A: London, England, United Kingdom
In 1687 Isaac Newton published Philosophia naturalis principia mathematica in London through the efforts and expense of astronomer Edmond Halley.
We probably know as much about the printing history of Newton's Principia mathematica as of any book of the seventeenth century. The definitive scholarship on the writing and printing of the Principia appears in I. B. Cohen's Introduction to Newton's "Principia" (1971), and in Koyré‚ and Cohen's variorum edition of the Principia (1972), which also contains William B. Todd's definitive bibliography of the first three editions. Other useful research on this work was conducted by A. N. L. Munby nearly forty years ago. Munby's and Todd's observations may be summarized here. The original printer's manuscript in the hand of Newton's amanuensis, Humphrey Newton, still exists, as do various copies of the first edition with Isaac Newton's autograph corrections. The expenses of publication of the first edition were borne by Edmond Halley, as neither Newton nor the Royal Society had sufficient funds, and booksellers, who in those days often acted as publishers, typically refused to risk their own money on esoteric scientific books. Halley also edited the work and saw it through the press, reporting his progress to Newton in a series of letters which are preserved at Cambridge.
Having paid for the edition himself, Halley sent out presentation copies at Newton's direction and also sent Newton twenty copies for his personal use. Halley decided to market the book by placing copies on consignment with various booksellers, and he sent Newton forty copies, some bound, some in sheets, which he asked Newton to "place in the hands of one or more of your ablest booksellers to dispose of them." Munby observed that many of the bindings of the two-line imprint issue were similar, suggesting that Halley may have had many of the copies bound at one shop.
Munby researched the significance of the two states of the title page of the Principia, concluding that the more commonly found state, with the title page uncancelled and the so-called two-line imprint, reflects Halley's initial sales strategy of placing the work on consignment with many booksellers ("apud plures Bibliopolas"). The state with the three-line imprint, including the name of the bookseller, Samuel Smith, reflects Halley's decision to turn over a significant portion of the edition to Smith, probably for foreign distribution. The antiquarian bookseller Heinrich Zeitlinger of Henry Sotheran Ltd., first made the useful observation that many of the copies with the three-line "Smith" imprint were exported to the Continent. Smith was known to be very active in the import and export of books, and Munby stated that he knew of only two "Smith" copies in contemporary English bindings.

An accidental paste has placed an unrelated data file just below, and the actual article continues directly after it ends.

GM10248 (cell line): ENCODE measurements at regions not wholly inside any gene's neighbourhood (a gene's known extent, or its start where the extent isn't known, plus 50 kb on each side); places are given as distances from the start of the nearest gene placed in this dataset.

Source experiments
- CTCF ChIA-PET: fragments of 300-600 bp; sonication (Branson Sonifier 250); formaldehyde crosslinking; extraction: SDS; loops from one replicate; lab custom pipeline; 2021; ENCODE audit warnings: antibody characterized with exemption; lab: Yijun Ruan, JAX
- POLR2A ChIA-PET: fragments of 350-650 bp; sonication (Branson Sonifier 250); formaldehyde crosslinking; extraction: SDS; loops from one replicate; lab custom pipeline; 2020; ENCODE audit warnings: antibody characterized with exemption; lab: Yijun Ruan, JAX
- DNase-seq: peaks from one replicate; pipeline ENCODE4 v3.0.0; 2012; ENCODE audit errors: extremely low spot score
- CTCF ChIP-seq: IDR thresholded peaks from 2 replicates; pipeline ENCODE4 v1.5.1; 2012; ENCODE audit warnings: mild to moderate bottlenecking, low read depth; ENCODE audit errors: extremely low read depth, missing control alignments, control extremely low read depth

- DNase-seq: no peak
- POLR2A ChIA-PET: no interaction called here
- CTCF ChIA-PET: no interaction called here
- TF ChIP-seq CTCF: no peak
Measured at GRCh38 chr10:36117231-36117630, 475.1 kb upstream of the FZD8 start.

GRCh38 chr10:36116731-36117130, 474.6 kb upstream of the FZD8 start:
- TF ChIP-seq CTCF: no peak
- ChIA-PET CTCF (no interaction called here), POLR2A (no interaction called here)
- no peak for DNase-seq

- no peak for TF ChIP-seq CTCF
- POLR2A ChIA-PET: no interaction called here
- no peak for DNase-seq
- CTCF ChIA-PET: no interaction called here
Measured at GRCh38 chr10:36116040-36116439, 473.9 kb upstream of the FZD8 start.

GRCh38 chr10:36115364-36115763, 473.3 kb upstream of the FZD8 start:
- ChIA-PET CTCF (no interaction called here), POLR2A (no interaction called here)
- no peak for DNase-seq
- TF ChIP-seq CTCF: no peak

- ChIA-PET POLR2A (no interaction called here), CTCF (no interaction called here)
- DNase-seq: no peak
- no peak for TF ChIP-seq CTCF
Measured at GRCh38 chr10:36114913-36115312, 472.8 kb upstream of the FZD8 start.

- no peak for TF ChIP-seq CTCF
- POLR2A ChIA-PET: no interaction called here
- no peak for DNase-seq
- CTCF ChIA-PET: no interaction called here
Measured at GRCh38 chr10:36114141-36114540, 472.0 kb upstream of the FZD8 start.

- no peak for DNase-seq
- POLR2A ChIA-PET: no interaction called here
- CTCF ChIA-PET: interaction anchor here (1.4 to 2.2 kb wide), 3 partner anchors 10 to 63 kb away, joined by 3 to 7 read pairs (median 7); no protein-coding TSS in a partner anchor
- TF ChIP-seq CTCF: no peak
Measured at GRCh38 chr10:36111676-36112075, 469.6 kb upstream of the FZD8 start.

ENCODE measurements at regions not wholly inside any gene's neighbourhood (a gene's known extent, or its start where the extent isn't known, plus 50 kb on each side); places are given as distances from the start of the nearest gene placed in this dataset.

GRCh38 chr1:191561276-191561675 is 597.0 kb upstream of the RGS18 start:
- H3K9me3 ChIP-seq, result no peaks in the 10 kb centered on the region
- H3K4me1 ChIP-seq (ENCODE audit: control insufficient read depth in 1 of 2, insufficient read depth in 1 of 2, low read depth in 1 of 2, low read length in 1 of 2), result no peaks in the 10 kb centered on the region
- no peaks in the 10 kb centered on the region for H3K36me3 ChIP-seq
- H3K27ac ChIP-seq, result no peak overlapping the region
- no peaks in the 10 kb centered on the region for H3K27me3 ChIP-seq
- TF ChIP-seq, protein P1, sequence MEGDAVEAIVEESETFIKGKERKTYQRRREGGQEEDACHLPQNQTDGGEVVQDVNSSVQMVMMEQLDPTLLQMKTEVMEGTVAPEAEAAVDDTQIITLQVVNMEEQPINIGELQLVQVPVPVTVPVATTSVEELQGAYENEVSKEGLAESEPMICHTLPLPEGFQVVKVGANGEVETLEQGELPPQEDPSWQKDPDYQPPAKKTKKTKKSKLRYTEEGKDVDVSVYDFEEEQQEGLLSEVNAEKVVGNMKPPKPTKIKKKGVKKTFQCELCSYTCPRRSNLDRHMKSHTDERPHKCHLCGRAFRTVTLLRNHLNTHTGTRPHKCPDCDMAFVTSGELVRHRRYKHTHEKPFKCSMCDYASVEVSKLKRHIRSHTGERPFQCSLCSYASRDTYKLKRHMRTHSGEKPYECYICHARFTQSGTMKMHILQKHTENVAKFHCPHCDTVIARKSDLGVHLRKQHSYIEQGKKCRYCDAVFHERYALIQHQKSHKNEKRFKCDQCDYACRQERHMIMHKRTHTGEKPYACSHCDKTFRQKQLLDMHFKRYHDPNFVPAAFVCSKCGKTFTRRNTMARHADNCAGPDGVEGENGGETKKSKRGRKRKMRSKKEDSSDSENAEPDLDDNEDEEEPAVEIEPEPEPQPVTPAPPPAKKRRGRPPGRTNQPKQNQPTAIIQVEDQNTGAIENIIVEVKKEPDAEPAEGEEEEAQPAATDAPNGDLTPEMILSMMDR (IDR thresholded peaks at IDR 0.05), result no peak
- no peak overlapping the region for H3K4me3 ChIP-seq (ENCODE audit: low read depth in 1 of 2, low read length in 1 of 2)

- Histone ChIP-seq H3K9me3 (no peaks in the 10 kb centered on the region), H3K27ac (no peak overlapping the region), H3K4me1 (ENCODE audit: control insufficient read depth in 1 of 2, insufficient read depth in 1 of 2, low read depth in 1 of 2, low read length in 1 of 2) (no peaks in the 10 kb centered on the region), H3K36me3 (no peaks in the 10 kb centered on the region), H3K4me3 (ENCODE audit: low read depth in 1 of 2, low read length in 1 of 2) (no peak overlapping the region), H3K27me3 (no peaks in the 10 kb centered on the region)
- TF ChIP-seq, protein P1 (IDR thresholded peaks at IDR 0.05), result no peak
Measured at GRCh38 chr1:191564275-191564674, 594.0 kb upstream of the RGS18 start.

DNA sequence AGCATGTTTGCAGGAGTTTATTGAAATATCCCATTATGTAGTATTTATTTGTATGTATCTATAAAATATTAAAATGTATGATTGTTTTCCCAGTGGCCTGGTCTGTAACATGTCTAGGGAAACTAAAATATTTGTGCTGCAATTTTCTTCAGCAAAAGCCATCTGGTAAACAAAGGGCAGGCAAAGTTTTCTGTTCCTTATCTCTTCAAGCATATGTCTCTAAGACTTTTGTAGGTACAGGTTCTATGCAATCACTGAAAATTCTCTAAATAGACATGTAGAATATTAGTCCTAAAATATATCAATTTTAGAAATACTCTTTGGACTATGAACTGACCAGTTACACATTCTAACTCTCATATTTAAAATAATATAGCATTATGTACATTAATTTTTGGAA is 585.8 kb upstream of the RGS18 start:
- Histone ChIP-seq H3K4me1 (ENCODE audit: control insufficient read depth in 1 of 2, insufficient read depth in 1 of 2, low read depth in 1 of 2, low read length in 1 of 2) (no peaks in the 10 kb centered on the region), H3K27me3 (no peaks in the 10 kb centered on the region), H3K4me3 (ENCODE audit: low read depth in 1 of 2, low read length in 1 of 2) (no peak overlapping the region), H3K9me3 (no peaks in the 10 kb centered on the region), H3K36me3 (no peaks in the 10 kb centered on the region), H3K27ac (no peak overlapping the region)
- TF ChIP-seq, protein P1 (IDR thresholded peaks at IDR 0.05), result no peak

From his bibliographical analysis of the first edition Todd concluded that the edition was divided between two compositors, one setting the first two books, the other setting the third. "The first compositor, however, was allowed too few sheets and too many foliations, a circumstance which necessitated his signing a supplementary gathering *** and paging it 377-383, 400." Todd identified typographical variants which seem to be randomly distributed throughout the edition and are thus not indicative of any priority.
Todd also described the distribution of watermarks in the Principia: "The text paper exhibits a water-mark of a fleur-de-lis within a coat of arms (Heawood 626) only in preliminaries and certain sections in the earlier portion of the books, indicating perhaps that the signatures so distinguished are of later, revised settings printed off at the same time. All copies have this water-mark in P-2K; some have it also in A, F-G, M-O, 2M-2N." The distribution of watermarks appears to have nothing to do with the distribution of the variants listed above.
In estimating the size of the first edition Munby acknowledged that the work went out of print quickly and was already difficult to obtain in December 1691, when Nicholas Fatio de Duillier discussed a new edition in a letter to Christiaan Huygens. Extrapolating from the partial census figures available in 1952, Munby conjectured that at least 150 copies of the work were then extant, concluding from this and from the book's relatively common appearances in the sale rooms that "the whole edition cannot have comprised less than three hundred copies, and the figure may well have been a hundred more than this." The plentiful sales records in the forty years since Munby's account would certainly corroborate the higher estimate. Copies with the three-line imprint are much rarer than those with the two-line, suggesting that the so-called "Smith" copies may only have comprised between seventeen and thirty-three percent of the edition.
In 2020 Mordechai Feingold and Andrej Svorenčik published "A preliminary census of copies of the first edition of Newton's Principia (1687)," Annals of Science, 77 (2020) Issue three. In that they stated that they confirmed the location of 387 copies of the first edition, suggesting that the size of the original edition was at least 500 copies.
Newton's personal copy of the first edition of the Principia, with Newton's autograph corrections for the second edition, is preserved at the Wrenn Library, Trinity College, Cambridge.
Hook & Norman, The Haskell F. Norman Library of Science and Medicine (1991) no. 1586. Cohen, Introduction to Newton's Principia, ch. IV. Munby, "The two titlepages of the distribution of the first edition of Newton's Principia," Notes and Records of the Royal Society of London 10 (October 1952). Todd, "A bibliography of the Principia. Part I: The three substantive editions," in Koyré‚ & Cohen, Isaac Newton's Philosophiae naturalis principia mathematica II, 851-853.